General practitioners are well-versed in a wide range of medical specialties and may be equipped to cover maternity and labor duties. The quality of care from family physicians is generally described as “high-touch and low-tech,” but not all family doctors are comfortable with Obstetrics – especially if closer monitoring for a high-risk pregnancy is required.
Doctors of Obstetrics and Gynecology are specially trained to provide medical and surgical care to pregnant women. After attending medical school, OBGYNs complete a four-year residency program studying reproduction, pregnancy, and labor complications in all forms. They may also pursue subspecialties such as oncology and infertility. OBGYNs perform prenatal check-ups and attend both vaginal and cesarean deliveries.
Certified Nurse Midwives
Certified Nurse Midwives are registered nurses who have earned a Bachelor’s Degree in a medical field, passed an exam, and graduated from a program accredited by the American College of Nurse-Midwives. Most nurse-midwives consult with OB/GYNs for complications or patient concerns, but they are trained to provide comprehensive, family-centered maternity care from the first prenatal visit through labor, delivery, and the postpartum period.
Depending on the state, Advanced Practice Registered Nurses (APRN) may work independently of physicians: performing physical exams, diagnosing patients, and prescribing treatment. The scope of practice ranges from minimal supportive care to highly complex specialization, but all Nurse Practitioners have a Bachelor’s of Science in Nursing and a Nurse Practitioner Master’s that takes anywhere from two to four years, depending on how much clinical work is necessary.
Whether at the OB, the hospital, or the pediatrician, nurses are often the best advocates for mother and baby. Along with checking vitals and keeping track of paperwork, these incredible caregivers often provide the best encouragement through labor and delivery. Depending on the degrees they’ve earned, nurses typically fall into one of three categories: Certified Nursing Assistant (CNA), Licensed Practical Nurse (LPN), and Registered Nurse (RN).
Most pregnant women will see a phlebotomist at least twice during their pregnancies. These professionals have completed a training program, which includes study in anatomy and physiology, and have obtained certification to practice. Phlebotomists draw blood for screenings, donation, and testing. Many practices devoted to women’s health have a phlebotomist on staff, but some doctors may send their patients to special clinics to have their blood drawn.
Sonographers have an Associate’s Degree or Bachelor’s Degree, which includes anatomy and physiology classes and clinical training in the interpretation of images. The highest level of sonographer is a Registered Diagnostic Medical Sonographer who has passed an exam in one or more specialty areas (like obstetrics and gynecology). Most pregnant women visit the sonographer at 6-8 weeks, 11-13 weeks, and 18-20 weeks.
Physician Anesthesiologists have completed four year pre-med degrees and four-year anesthesiology residency programs. Anesthesiology Assistants have also completed four-year pre-med degrees, as well as an accredited anesthesiologist assistant program that includes passing a performance exam. Nurse Anesthetists are registered nurses with Bachelor of Science degrees, a year of practice experience, the completion of an accredited 2-3 year anesthesia training program, and passage of a national certification exam.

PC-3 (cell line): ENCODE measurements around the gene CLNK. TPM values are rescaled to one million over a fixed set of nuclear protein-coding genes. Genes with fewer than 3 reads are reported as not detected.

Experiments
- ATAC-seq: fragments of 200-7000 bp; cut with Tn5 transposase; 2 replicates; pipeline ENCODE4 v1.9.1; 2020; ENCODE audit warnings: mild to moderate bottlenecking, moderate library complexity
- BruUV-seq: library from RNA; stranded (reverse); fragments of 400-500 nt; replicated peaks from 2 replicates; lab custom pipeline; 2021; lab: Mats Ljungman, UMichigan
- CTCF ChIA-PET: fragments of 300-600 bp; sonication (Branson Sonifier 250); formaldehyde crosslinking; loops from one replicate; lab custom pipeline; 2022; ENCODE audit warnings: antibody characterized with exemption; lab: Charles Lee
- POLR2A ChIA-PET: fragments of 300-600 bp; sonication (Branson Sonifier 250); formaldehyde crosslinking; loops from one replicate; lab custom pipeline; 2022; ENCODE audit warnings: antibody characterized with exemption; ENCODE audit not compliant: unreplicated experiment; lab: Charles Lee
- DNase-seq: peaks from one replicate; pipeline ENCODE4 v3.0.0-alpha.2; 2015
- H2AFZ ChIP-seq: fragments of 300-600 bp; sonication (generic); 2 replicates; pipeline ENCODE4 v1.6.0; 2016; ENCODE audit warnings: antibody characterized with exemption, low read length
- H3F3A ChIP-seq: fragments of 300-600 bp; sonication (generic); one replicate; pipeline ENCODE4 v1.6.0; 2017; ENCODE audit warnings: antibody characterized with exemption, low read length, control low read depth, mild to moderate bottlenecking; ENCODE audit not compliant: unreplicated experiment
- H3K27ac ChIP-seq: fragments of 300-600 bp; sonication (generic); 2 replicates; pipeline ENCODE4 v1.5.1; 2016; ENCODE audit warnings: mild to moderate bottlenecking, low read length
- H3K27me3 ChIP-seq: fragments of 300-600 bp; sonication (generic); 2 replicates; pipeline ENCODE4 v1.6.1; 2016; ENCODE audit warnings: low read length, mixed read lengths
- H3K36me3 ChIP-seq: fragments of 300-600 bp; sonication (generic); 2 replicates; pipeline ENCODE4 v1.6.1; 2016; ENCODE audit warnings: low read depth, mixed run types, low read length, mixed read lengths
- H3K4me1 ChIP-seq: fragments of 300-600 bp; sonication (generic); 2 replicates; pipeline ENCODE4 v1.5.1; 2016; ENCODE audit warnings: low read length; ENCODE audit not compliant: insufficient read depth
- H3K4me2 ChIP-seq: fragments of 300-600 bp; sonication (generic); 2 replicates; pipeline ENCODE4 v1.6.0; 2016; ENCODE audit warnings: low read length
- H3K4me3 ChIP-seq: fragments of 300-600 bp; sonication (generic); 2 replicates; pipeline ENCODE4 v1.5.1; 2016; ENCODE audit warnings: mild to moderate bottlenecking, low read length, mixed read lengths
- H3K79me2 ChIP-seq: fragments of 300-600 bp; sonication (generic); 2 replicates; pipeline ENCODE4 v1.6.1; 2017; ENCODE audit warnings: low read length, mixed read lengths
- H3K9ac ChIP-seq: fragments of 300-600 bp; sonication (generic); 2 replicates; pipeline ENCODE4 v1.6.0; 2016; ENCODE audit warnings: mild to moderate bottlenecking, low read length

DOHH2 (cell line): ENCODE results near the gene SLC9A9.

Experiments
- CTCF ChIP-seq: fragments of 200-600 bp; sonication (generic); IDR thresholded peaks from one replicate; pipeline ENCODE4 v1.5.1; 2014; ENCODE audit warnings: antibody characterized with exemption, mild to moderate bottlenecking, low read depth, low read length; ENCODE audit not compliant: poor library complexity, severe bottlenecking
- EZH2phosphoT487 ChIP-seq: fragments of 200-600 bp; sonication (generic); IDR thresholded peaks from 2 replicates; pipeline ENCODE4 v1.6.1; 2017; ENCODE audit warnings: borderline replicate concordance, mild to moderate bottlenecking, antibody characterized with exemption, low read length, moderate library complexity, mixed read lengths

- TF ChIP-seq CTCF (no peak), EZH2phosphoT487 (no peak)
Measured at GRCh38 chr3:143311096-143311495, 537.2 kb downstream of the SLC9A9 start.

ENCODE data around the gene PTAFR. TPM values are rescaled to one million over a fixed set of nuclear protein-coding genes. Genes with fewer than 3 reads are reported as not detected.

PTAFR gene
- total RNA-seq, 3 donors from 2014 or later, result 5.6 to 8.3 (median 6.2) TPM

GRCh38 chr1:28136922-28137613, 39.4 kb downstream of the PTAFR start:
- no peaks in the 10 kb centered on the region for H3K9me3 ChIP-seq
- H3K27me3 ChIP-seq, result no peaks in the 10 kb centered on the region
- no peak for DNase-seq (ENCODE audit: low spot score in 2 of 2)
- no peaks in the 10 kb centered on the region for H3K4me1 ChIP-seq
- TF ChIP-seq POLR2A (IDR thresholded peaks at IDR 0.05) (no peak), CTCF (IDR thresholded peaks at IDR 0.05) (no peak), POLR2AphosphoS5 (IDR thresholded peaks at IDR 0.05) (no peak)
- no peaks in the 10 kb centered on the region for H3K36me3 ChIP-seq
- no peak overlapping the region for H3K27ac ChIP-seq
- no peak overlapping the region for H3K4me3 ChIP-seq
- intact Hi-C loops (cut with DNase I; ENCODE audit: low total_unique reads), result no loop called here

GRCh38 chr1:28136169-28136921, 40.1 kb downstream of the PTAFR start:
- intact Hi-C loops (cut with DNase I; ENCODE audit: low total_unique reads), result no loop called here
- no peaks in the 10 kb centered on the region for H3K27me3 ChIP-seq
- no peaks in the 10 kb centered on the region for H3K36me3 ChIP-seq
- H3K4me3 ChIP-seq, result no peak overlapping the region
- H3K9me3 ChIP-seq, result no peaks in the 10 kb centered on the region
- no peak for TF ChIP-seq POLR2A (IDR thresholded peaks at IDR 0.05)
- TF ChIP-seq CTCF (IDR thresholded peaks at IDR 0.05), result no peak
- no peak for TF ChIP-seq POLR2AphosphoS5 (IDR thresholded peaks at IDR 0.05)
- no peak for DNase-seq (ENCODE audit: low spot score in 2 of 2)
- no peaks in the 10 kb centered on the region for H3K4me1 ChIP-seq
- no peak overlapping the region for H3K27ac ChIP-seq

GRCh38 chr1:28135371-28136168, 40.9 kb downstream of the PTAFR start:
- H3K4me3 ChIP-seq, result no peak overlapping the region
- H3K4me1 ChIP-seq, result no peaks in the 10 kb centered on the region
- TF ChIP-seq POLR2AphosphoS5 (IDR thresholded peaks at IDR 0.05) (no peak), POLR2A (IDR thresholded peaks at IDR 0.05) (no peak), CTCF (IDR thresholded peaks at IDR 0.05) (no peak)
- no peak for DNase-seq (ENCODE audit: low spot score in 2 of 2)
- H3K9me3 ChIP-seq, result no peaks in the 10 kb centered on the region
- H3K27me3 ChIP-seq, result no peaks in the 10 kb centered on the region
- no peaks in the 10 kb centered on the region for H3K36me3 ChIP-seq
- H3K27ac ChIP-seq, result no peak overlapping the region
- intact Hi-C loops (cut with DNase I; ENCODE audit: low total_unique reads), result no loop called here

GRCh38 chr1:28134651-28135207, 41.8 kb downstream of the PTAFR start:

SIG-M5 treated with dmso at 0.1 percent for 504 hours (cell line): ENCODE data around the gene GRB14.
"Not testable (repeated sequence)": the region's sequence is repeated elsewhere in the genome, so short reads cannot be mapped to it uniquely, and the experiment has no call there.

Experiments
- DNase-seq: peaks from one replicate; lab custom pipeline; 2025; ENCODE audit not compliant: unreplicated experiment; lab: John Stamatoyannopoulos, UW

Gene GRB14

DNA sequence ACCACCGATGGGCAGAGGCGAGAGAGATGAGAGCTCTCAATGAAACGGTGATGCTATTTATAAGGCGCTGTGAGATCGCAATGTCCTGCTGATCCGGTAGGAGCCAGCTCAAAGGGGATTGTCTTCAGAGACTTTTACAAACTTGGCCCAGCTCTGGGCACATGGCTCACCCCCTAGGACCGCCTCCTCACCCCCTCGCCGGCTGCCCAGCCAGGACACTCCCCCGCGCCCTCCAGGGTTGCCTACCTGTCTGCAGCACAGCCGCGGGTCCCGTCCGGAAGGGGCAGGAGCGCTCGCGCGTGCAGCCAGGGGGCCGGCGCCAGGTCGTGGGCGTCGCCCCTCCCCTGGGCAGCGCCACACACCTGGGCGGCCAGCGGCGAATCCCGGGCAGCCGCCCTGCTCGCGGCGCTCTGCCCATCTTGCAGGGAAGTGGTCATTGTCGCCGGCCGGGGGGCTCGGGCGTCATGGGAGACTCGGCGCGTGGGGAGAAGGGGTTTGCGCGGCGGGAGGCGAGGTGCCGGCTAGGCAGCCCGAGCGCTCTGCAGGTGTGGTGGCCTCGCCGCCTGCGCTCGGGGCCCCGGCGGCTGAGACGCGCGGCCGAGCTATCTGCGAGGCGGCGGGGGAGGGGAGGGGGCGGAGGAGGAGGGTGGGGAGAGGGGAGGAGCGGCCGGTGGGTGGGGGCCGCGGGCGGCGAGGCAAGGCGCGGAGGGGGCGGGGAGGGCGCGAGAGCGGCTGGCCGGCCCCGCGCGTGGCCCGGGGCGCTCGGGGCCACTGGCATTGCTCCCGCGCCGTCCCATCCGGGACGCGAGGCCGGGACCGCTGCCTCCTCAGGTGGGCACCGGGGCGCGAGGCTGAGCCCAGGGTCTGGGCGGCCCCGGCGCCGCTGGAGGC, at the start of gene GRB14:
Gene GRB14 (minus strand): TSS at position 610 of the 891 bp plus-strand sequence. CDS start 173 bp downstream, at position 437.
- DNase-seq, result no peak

Doulas are childbirth assistants specially trained to provide support during labor and delivery. A doula will help keep communications clear and open, and she’ll advocate for mom’s wishes and rights. Where a midwife’s role is more clinical and focuses on ensuring the safety of mom and baby, a doula’s goal is helping mom feel relaxed, strong, and emotionally supported throughout labor. Experienced doulas are knowledgeable about alternative pain management, soothing touch, and breathing techniques. Doulas help to make sure moms are hydrated, rested, and educated. They can also provide breastfeeding direction, answer questions about baby care, and help new parents adjust to life at home with a baby.
IBCLC & CLC
Internationally Board Certified Lactation Consultants (IBCLCs) must complete 90 hours of study in human lactation and breastfeeding, log hundreds of hours of clinical experience, and take an examination similar to the boards taken by medical doctors, which is the only internationally-accepted, standardized lactation credential available They are qualified to provide education and support, and they are able to diagnose problems like tongue ties, mastitis, and other issues which may complicate breastfeeding.
Certified Lactation Counselors (CLCs) take a 45-hour course in breastfeeding management, pass a final exam, perform dozens of hands-on consults, and take continuing education credits every three years to maintain certification. CLCs provide education, counseling, and support to breastfeeding moms, and they refer women who may be having complications or need a diagnosis to an IBCLC or other healthcare professional.
These doctors will visit the hospital within 24 hours of birth to weigh and measure the baby, assess vitals, and take a small blood sample to screen for potential issues. “Well child” visits are scheduled frequently during the first few years, and good pediatricians often become trusted advisors regarding any physical, behavioral, or mental health questions parents may have about their children.
- Kids Health: Medical Care and Your Newborn
- The Bump: Labor and Delivery Staff: Who Will Be in the Room with You?
- American Society of Anesthesiologists: About the Profession
- What to Expect: What Type of Practitioner Is Right for Your Pregnancy?
- WebMD: Choosing a Healthcare Provider for Your Pregnancy and Childbirth
- ALPP: CLC Scope of Practice